URC Roundtable Tour: Tackling Health Threats to Michigan Communities

Detroit: Flooding & Infrastructure
Grand Rapids: PFAS
Traverse City: Microplastics & Water Quality

Tackling Emerging Environmental Health ThreatsReleased in conjunction with the new URC issue brief, Tackling Environmental Health Threats, this three-stop tour focuses on ways URC institutions work to understand and mitigate environmental impacts on human health. 

As the Great Lakes State, Michigan is endowed with incredible assets that elevate the quality of life for residents and visitors alike. But these benefits are not universal. For many communities, flooding and inadequate water infrastructure threaten public health. During each roundtable discussion event, attendees discuss the complex issues Michigan communities face. 

Researchers engage with communities facing health threats ranging from disease to environmental issues. URC universities use their campuses as best-practice laboratories to test innovations and to move these innovations to the marketplace, turning discoveries into solutions.


Event I: Monday, April 18 at the WSU IBio Building in Detroit | Flooding & Failing Infrastructure

For many communities, flooding and inadequate water infrastructure threaten public health. And heavy rainfall last June left thousands without power and freeways flooded and impassible. During this roundtable discussion, community leaders and state and local officials discuss rural and urban flooding and the complex issues communities face as water tables change and infrastructure ages.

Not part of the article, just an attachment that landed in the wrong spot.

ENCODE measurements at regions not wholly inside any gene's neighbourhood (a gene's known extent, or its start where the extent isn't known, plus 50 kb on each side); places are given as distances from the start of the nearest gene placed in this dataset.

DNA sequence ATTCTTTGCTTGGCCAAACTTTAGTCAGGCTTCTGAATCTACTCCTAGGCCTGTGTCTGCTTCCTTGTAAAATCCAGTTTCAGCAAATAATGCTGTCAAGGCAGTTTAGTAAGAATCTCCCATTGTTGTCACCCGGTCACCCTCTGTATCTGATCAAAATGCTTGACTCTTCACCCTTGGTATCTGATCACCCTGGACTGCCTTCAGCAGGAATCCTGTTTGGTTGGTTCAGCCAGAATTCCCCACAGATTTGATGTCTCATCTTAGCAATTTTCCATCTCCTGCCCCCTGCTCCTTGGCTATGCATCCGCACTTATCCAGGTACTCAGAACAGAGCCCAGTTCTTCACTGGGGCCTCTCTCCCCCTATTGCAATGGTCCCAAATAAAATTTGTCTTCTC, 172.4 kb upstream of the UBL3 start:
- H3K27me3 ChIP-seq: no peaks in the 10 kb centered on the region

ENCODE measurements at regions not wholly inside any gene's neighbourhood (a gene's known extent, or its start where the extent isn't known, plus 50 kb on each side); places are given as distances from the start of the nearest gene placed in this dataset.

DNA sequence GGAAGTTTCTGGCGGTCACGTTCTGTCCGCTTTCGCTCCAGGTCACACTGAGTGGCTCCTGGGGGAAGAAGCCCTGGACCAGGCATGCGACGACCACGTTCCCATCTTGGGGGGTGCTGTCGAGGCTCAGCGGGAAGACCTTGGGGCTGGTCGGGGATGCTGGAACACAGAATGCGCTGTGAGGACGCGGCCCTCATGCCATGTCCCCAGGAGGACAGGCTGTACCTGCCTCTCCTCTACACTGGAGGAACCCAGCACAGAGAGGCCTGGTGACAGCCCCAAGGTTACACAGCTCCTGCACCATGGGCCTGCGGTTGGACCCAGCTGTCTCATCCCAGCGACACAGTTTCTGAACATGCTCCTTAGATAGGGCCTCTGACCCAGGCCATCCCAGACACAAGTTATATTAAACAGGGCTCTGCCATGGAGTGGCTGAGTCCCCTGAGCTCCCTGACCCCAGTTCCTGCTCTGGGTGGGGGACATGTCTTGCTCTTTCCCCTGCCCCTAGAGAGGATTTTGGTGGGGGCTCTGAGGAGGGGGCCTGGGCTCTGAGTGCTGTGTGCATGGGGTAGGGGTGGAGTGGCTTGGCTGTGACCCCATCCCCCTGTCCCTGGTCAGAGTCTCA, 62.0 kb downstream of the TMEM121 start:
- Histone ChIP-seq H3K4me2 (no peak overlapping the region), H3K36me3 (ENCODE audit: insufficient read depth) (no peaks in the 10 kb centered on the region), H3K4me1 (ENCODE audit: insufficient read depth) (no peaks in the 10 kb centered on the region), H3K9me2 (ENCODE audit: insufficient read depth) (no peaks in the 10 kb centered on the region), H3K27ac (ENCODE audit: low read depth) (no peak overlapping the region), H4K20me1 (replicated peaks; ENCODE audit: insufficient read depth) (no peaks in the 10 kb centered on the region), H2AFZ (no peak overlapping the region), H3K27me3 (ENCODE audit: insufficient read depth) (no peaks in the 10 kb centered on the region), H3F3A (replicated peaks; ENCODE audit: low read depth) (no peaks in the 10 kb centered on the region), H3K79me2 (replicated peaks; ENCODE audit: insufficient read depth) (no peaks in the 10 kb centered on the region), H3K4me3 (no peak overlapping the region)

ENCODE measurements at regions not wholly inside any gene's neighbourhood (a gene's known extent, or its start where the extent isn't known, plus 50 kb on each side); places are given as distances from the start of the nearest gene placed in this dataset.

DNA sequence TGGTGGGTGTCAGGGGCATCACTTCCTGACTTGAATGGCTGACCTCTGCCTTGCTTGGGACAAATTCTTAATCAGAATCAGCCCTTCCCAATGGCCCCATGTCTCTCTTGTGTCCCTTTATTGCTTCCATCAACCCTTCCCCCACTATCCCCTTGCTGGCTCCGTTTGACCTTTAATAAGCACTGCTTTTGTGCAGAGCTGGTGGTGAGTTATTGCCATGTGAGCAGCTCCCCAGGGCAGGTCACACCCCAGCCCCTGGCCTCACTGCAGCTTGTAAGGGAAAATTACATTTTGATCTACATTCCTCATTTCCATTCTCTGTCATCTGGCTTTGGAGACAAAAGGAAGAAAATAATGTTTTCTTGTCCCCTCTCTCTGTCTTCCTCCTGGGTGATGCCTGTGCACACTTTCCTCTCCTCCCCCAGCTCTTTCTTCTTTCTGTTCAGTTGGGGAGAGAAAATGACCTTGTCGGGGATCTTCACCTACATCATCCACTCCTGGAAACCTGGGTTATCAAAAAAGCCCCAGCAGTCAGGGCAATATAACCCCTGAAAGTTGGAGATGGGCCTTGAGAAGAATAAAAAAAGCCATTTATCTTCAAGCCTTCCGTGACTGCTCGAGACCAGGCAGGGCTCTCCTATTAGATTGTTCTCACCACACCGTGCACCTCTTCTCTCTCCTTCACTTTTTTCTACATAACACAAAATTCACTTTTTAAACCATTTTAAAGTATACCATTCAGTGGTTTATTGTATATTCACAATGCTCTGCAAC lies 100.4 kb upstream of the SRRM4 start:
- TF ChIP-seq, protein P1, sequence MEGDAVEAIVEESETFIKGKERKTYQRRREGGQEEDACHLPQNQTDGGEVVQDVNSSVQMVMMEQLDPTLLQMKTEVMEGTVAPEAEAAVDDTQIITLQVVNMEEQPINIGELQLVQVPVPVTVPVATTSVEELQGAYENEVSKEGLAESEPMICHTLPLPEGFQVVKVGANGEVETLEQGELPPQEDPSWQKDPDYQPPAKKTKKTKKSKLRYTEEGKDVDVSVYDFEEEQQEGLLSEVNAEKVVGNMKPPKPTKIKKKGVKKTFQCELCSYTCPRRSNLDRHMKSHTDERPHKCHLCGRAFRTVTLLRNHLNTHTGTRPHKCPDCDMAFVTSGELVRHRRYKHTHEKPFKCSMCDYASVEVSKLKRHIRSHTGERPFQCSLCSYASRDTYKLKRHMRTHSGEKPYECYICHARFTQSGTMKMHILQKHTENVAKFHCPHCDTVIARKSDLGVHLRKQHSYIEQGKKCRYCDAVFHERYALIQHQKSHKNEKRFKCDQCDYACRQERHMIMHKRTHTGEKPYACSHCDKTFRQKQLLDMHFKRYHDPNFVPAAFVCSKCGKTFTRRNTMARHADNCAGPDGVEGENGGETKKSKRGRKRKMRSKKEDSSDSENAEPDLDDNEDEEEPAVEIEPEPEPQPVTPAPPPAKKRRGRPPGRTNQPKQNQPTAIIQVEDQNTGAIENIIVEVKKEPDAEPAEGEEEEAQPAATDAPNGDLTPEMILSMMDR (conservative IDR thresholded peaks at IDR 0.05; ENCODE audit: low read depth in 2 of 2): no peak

Topics discussed include research that’s leading to better ways to handle storm water, improve pumping stations and other infrastructure, and help disaster recovery in historically marginalized and low-income communities. 



Event II: Monday, April 25 at MSU Grand Rapids Research Center | PFAS

PFAS are Per- and polyfluoroalkyl substances are called “forever chemicals” because they are extremely persistent, lasting thousands of years. The Michigan Department of Environment, Great Lakes and Energy has estimated PFAS could be found at more than 11,300 sites in Michigan — fire stations, municipal airports, military sites, refineries and bulk petroleum stations, wastewater treatment plants, old landfills, and various industrial sites.

Because of their widespread use and their persistence in the environment, many PFAS are found in the blood of people and animals all over the world and are present at low levels in a variety of food products and in the environment. Scientific studies have shown that exposure to some PFAS in the environment may be linked to harmful health effects in humans and animals. High levels of the toxic chemicals have been found in water supplies around the state and have led state leaders to begin addressing PFAS contamination.



Event III: Monday, May 16 in Traverse City | Microplastics & Water Quality 

Microplastics are found in the Great Lakes, one of the world's largest freshwater ecosystems and the drinking water source for 30 million people. The tiny bits of plastic are very common throughout the five lakes, even in tap water and beer brewed with water from the Great Lakes.in the Great Lakes and other Michigan waterways.  According to the United States Geological Survey, there are 112,000 particles of microplastics per square mile of Great Lakes water.